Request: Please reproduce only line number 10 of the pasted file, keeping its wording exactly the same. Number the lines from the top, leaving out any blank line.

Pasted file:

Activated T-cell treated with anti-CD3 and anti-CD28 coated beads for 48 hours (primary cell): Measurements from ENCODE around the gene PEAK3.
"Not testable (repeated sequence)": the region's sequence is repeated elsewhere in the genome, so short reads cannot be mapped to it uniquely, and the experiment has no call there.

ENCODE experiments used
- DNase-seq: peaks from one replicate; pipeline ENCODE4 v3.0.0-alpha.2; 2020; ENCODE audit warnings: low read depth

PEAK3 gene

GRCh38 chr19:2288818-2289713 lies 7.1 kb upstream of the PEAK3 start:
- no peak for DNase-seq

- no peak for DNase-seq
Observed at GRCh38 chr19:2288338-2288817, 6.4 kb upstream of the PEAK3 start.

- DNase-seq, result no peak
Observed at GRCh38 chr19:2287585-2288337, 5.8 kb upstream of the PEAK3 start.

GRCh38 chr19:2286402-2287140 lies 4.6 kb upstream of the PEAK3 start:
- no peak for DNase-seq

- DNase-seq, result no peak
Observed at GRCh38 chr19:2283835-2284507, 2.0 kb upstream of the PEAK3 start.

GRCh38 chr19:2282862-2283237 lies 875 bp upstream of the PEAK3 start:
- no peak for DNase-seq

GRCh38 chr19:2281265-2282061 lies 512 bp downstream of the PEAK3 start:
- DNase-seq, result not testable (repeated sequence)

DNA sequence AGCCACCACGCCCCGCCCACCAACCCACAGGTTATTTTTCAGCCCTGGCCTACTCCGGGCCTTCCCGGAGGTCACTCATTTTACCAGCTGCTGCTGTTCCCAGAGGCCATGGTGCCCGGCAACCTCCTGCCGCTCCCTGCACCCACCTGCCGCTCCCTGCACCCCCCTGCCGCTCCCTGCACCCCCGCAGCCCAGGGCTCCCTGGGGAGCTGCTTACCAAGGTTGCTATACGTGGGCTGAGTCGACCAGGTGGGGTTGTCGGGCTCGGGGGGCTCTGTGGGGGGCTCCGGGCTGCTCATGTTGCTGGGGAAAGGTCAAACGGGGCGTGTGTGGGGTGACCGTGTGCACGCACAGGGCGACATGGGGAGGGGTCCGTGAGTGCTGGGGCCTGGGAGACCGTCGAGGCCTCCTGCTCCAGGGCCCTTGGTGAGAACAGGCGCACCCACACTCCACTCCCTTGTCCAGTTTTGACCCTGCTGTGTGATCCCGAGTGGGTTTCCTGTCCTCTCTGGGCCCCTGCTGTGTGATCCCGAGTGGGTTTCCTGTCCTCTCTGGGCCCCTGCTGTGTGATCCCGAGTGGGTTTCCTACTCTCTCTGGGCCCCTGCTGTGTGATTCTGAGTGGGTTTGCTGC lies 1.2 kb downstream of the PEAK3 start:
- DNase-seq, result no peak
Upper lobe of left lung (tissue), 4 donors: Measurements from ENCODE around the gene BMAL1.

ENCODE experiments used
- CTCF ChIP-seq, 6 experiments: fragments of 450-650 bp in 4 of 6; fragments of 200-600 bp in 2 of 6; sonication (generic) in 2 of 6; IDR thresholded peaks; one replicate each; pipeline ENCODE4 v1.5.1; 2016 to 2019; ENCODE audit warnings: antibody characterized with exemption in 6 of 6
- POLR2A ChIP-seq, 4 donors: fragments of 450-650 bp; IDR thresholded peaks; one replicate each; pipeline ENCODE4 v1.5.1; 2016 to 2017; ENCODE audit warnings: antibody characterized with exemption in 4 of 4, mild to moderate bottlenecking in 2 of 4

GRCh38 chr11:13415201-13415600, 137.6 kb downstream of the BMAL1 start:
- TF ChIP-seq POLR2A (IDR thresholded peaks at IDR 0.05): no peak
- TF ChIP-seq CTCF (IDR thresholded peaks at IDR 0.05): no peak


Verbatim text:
- DNase-seq, result no peak